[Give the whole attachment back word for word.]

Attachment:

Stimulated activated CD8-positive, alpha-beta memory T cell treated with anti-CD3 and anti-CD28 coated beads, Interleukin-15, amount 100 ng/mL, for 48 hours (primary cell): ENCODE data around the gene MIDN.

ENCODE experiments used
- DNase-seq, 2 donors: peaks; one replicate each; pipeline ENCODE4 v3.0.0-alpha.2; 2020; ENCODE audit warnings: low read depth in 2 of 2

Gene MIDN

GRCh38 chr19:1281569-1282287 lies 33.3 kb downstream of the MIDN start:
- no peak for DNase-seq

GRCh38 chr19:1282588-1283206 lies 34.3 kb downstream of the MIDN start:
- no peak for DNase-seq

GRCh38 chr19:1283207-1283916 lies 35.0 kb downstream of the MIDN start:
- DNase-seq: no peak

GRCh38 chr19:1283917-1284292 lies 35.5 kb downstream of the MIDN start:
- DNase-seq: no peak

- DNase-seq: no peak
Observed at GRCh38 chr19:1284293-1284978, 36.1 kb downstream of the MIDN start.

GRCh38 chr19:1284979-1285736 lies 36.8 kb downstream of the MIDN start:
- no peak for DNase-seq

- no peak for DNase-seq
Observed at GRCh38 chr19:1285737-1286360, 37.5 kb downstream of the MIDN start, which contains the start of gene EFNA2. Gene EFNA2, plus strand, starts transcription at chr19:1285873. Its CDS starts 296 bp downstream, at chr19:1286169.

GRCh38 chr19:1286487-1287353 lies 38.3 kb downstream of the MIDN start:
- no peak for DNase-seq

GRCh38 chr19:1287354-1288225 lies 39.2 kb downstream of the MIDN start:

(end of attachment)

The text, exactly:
Stimulated activated CD8-positive, alpha-beta memory T cell treated with anti-CD3 and anti-CD28 coated beads, Interleukin-15, amount 100 ng/mL, for 48 hours (primary cell): ENCODE data around the gene MIDN.

ENCODE experiments used
- DNase-seq, 2 donors: peaks; one replicate each; pipeline ENCODE4 v3.0.0-alpha.2; 2020; ENCODE audit warnings: low read depth in 2 of 2

Gene MIDN

GRCh38 chr19:1281569-1282287 lies 33.3 kb downstream of the MIDN start:
- no peak for DNase-seq

GRCh38 chr19:1282588-1283206 lies 34.3 kb downstream of the MIDN start:
- no peak for DNase-seq

GRCh38 chr19:1283207-1283916 lies 35.0 kb downstream of the MIDN start:
- DNase-seq: no peak

GRCh38 chr19:1283917-1284292 lies 35.5 kb downstream of the MIDN start:
- DNase-seq: no peak

- DNase-seq: no peak
Observed at GRCh38 chr19:1284293-1284978, 36.1 kb downstream of the MIDN start.

GRCh38 chr19:1284979-1285736 lies 36.8 kb downstream of the MIDN start:
- no peak for DNase-seq

- no peak for DNase-seq
Observed at GRCh38 chr19:1285737-1286360, 37.5 kb downstream of the MIDN start, which contains the start of gene EFNA2. Gene EFNA2, plus strand, starts transcription at chr19:1285873. Its CDS starts 296 bp downstream, at chr19:1286169.

GRCh38 chr19:1286487-1287353 lies 38.3 kb downstream of the MIDN start:
- no peak for DNase-seq

GRCh38 chr19:1287354-1288225 lies 39.2 kb downstream of the MIDN start: